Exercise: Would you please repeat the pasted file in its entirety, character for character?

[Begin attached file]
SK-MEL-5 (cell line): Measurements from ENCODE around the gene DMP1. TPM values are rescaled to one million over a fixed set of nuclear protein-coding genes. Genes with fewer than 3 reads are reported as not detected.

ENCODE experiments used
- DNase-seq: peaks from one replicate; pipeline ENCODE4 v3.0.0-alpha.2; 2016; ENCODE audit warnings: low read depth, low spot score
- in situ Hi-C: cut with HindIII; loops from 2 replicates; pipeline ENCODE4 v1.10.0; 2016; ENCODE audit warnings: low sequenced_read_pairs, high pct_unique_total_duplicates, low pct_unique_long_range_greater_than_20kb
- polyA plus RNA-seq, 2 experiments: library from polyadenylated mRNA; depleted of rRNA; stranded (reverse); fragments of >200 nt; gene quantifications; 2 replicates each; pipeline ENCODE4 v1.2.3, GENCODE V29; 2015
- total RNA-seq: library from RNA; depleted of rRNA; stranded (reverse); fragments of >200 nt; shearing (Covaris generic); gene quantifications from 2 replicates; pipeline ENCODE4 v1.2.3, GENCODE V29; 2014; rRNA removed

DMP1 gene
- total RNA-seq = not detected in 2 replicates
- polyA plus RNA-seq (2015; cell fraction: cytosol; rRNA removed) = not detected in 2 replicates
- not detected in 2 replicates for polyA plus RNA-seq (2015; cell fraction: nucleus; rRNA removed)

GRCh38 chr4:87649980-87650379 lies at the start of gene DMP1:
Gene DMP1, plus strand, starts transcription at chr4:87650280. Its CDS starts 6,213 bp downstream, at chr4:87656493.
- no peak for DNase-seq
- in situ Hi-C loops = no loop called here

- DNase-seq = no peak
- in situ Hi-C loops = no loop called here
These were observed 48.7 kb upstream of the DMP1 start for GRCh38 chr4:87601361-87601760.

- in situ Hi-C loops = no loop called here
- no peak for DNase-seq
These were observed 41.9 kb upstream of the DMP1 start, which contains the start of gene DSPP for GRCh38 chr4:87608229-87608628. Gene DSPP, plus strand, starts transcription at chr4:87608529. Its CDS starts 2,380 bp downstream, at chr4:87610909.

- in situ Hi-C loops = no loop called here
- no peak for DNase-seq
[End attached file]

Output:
SK-MEL-5 (cell line): Measurements from ENCODE around the gene DMP1. TPM values are rescaled to one million over a fixed set of nuclear protein-coding genes. Genes with fewer than 3 reads are reported as not detected.

ENCODE experiments used
- DNase-seq: peaks from one replicate; pipeline ENCODE4 v3.0.0-alpha.2; 2016; ENCODE audit warnings: low read depth, low spot score
- in situ Hi-C: cut with HindIII; loops from 2 replicates; pipeline ENCODE4 v1.10.0; 2016; ENCODE audit warnings: low sequenced_read_pairs, high pct_unique_total_duplicates, low pct_unique_long_range_greater_than_20kb
- polyA plus RNA-seq, 2 experiments: library from polyadenylated mRNA; depleted of rRNA; stranded (reverse); fragments of >200 nt; gene quantifications; 2 replicates each; pipeline ENCODE4 v1.2.3, GENCODE V29; 2015
- total RNA-seq: library from RNA; depleted of rRNA; stranded (reverse); fragments of >200 nt; shearing (Covaris generic); gene quantifications from 2 replicates; pipeline ENCODE4 v1.2.3, GENCODE V29; 2014; rRNA removed

DMP1 gene
- total RNA-seq = not detected in 2 replicates
- polyA plus RNA-seq (2015; cell fraction: cytosol; rRNA removed) = not detected in 2 replicates
- not detected in 2 replicates for polyA plus RNA-seq (2015; cell fraction: nucleus; rRNA removed)

GRCh38 chr4:87649980-87650379 lies at the start of gene DMP1:
Gene DMP1, plus strand, starts transcription at chr4:87650280. Its CDS starts 6,213 bp downstream, at chr4:87656493.
- no peak for DNase-seq
- in situ Hi-C loops = no loop called here

- DNase-seq = no peak
- in situ Hi-C loops = no loop called here
These were observed 48.7 kb upstream of the DMP1 start for GRCh38 chr4:87601361-87601760.

- in situ Hi-C loops = no loop called here
- no peak for DNase-seq
These were observed 41.9 kb upstream of the DMP1 start, which contains the start of gene DSPP for GRCh38 chr4:87608229-87608628. Gene DSPP, plus strand, starts transcription at chr4:87608529. Its CDS starts 2,380 bp downstream, at chr4:87610909.

- in situ Hi-C loops = no loop called here
- no peak for DNase-seq